Trachelyopterus coriaceus: Araguaia River basin. Diploid number was 58 chromosomes and karyotype was composed of 20 metacentric, 18 submetacentric, 12 subtelocentric, and 8 acrocentric (Fig. 1C). AgNO3 staining revealed simple NORs allocated in terminal region on the short arm of the submetacentric chromosome pair 23 (Fig. 1C, in box). C-banding evidenced pale heterochromatin in terminal regions on almost all karyotype pairs (Fig. 1F). 18S rDNA-FISH also revealed only the pair 23 with these sites, corresponding to what was evidenced by the AgNO3. 5S rDNA-FISH probe detected these sites on the short arm of the metacentric pair 3 and on the long arm of the submetacentric pair 16 (Fig. 1I).
FIGURE 1 | Karyotypes of A. Parauchenipterusstriatulus, B. Parauchenipterusgaleatus and C. Trachelyopteruscoriaceus. Giemsa stained karyotypes. The chromosome pairs marked with silver nitrate are in the boxes; D, E, F. C-banding sequentially karyotypes; G, H, I. Karyotypes hybridized with 5S rDNA and 18S rDNA probes. G. rDNA probe 18S (rhodamine, red signal), 5S rDNA probe (FITC, green signal). H, I. rDNA probe 18S (FITC, green signal), 5S rDNA probe (rhodamine, red signal).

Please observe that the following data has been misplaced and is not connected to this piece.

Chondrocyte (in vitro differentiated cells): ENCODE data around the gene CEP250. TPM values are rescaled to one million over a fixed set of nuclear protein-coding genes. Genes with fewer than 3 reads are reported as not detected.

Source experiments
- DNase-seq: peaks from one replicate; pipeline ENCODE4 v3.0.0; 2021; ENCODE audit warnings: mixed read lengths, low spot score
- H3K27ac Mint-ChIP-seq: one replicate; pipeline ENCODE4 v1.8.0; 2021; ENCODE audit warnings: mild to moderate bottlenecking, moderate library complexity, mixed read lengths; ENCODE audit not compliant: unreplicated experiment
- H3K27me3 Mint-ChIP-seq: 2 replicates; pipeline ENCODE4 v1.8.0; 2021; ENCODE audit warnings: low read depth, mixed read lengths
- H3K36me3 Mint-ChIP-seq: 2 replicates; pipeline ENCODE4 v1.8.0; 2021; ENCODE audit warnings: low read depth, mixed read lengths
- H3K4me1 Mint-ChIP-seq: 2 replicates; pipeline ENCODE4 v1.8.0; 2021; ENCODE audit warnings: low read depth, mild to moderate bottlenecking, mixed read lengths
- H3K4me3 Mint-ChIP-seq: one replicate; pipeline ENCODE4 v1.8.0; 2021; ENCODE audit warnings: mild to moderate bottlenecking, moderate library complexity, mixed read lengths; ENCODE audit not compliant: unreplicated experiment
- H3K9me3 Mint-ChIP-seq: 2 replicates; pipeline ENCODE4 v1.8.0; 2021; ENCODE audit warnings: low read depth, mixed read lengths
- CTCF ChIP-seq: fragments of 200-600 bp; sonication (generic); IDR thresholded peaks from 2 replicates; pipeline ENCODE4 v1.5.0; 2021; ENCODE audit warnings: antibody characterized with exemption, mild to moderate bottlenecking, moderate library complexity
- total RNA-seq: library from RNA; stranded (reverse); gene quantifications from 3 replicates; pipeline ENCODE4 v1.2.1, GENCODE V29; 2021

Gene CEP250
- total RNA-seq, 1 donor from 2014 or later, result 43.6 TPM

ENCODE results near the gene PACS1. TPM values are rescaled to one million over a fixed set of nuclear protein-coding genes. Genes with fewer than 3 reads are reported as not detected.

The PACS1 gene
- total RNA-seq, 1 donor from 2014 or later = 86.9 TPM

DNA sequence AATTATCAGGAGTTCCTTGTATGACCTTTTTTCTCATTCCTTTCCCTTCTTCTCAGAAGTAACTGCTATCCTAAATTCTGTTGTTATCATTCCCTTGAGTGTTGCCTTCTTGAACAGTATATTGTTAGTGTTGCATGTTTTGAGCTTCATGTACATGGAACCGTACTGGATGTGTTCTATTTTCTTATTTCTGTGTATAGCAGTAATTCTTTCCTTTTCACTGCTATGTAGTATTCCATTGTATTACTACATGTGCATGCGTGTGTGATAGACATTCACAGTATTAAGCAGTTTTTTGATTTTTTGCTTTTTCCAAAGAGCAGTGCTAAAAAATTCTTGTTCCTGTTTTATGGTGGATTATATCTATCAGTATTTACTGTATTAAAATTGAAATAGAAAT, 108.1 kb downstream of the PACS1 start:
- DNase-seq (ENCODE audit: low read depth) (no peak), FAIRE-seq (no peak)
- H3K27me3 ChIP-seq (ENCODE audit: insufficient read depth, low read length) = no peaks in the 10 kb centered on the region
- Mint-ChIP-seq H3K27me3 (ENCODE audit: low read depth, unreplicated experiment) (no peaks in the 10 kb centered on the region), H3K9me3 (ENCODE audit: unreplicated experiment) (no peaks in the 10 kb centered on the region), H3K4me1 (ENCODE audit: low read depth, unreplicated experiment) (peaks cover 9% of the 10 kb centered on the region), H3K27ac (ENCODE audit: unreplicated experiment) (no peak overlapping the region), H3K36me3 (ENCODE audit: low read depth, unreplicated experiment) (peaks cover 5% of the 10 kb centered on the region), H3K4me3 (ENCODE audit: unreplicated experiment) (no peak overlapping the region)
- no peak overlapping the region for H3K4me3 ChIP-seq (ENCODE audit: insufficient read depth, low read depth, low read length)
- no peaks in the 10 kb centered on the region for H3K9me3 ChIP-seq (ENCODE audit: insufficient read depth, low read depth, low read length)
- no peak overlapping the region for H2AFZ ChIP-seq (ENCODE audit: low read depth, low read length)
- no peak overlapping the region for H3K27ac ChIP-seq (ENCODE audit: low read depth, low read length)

The same diploid number of 58 chromosomes was found in all three species analyzed herein, which is considered basal for Auchenipteridae (Lui et al., 2013a, 2015), due to its prevalence within the species with available chromosome data (Tab. 1) and mainly because cytogenetic data in Doradidae (e.g., Eler et al., 2007; Milhomem et al., 2008; Baumgärtner et al., 2016; Takagui et al., 2017, 2019), sister-group of Auchenipteridae (Sullivan et al., 2006; Nelson et al., 2016). According Takagui et al. (2019), the most probable ancestor karyotype in Doradidae had 58 chromosomes. Ageneiosus inermis (Linnaeus, 1766) (Fenocchio, Bertollo, 1992; Lui et al., 2013b), Tympanopleura atronasus (Eigenmann & Eigenmann, 1888) (cited as A. atronasus) (Fenocchio, Bertollo, 1992) and C. heckelii (Kowalski et al., 2020) are exceptions, because they have lower diploid numbers. These reduced diploid numbers are probably result of fusion events (Lui et al., 2013b; Kowalski et al., 2020), which were confirmed by the presence of ITS (Interstitial Telomeric Sequence) in a metacentric chromosome pair detected in A. inermis (Lui et al., 2013b).